Late Season Smallmouth

October and November Bass Fishing Opportunities
On Lake Champlain

By Captain Mick Maynard

For hardcore North Country fishermen like me, thereís nothing like a cool crisp autumn day on Lake Champlain paired with a smallmouth bass bite that is absolutely on fire! Those of us who extend our open water fishing season well beyond Labor Day find exceptional angling opportunities when the pressure from other sportsmen has eased. By October most tournament bass fishermen have moved on to warmer climates, and many other outdoor enthusiasts focus their attention on hunting. For our smallmouth bass fishery an icy dormant period approaches. During the months of October and November robust, egg laden female smallmouth are feeding heavily, stocking up on essential nutrients to see them through winter and into the spring spawn. Because of this, some of the best smallmouth bass fishing occurs in late autumn. Bronzebacks, as they are also known, are one of the best fighting fish in North America. Lake Champlain catches often average over three pounds during the late fall season, and trophy fish weighing four to five pounds or better are always a good possibility.

Understanding seasonal patterns and knowing how and where to target monster smallmouth bass is crucial to an anglerís success.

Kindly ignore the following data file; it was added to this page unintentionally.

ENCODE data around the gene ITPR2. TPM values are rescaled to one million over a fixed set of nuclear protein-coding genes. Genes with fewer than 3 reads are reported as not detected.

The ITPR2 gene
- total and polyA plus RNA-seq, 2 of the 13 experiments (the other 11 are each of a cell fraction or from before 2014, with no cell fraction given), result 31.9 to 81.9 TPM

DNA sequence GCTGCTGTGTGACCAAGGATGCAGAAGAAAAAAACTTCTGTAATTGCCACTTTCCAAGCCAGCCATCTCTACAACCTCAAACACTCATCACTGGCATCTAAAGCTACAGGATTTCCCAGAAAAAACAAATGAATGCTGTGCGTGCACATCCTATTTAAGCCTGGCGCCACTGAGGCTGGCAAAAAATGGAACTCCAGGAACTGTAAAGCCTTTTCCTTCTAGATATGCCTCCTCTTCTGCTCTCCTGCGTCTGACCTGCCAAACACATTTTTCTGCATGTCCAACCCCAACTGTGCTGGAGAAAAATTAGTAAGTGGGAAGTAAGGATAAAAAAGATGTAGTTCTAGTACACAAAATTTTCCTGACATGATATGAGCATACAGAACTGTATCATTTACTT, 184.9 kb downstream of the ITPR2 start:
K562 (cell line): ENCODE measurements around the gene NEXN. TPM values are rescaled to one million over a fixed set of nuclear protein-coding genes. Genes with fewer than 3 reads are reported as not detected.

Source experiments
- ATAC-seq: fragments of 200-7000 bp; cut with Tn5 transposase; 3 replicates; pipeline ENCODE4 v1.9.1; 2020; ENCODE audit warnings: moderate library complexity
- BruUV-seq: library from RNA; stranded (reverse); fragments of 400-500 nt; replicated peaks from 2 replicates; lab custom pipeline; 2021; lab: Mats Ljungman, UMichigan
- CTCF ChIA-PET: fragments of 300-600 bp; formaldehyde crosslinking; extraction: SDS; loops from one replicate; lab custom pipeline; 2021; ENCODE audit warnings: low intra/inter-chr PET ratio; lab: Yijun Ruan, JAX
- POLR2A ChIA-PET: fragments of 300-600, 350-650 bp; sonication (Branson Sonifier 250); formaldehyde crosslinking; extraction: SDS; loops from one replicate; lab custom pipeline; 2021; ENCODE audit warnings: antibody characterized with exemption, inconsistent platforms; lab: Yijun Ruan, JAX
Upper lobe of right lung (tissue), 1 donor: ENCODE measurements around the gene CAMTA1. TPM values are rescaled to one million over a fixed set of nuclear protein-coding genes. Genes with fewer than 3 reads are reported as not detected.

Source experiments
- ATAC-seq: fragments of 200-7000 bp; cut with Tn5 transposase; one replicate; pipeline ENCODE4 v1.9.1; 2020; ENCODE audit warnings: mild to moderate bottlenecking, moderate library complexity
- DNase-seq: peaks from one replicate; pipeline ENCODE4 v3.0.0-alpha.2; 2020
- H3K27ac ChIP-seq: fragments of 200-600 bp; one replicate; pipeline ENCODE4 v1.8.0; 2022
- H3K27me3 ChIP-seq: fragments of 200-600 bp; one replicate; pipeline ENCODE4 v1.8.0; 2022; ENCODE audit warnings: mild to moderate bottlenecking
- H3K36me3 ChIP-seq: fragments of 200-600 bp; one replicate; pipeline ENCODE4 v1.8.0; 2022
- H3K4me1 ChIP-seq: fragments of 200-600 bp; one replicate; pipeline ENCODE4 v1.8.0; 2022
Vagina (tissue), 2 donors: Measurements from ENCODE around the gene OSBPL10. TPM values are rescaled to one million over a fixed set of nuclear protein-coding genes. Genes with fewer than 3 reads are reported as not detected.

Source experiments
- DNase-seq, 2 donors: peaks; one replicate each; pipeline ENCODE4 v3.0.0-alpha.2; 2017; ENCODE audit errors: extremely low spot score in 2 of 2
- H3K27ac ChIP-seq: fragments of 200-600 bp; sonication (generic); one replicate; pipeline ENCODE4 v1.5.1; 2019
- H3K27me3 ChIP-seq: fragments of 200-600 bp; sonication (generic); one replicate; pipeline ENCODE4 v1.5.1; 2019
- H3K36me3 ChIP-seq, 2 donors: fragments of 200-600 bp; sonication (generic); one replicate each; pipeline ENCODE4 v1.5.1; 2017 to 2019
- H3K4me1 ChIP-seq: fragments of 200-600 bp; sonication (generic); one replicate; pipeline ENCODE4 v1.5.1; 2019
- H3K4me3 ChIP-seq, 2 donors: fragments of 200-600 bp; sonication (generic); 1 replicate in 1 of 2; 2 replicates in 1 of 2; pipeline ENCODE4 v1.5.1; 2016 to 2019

As the lake water temperatures drop through the 60s and 50s smallmouth bass forage actively on freshwater shrimp, crayfish and baitfish to bulk up for winter. By mid-October they begin to group up on certain rocky shoals, points and reefs around the lake. Typically these feeding grounds are adjacent to deeper water and are dependable fishing locations year after year. Fish may stage on these trustworthy spots in water as shallow as ten feet or as deep as forty feet, so covering the structure from top to bottom is critical. Once a bass is caught in a proven spot an angler should gradually, thoroughly and methodically fish the surrounding area for additional companion fish. A go-to smallmouth application in late fall is jigging with tubes, or various other soft plastic baits. Employing a drop-shot rig can also be very productive. Smallmouth bass roam ever so slowly when water temperatures dip below 50 degrees and they rarely chase fast moving lures. Moving a jig along the bottom at a snailís pace is a very effective method as the water temperature continues to drop. Finesse is the name of the game with cold water bass. Itís an ďin their faceĒ presentation, and make no mistake; these smallmouth have a keen sense of sight. As such, they are ďline shyĒ, making light line or light leader material imperative. When itís frigid, bites may be hard to detect. Anticipation of an encounter will keep the fishermanís heart pumping, his body warm, and his mind focused. The bass may signal their presence with a slight bump, or they may subtly suck the offering up without any obvious indications other than weight on the rod tip. When a bite is detected a solid hook set is in order. The startled dormant smallmouth will suddenly come to life and the fight is on!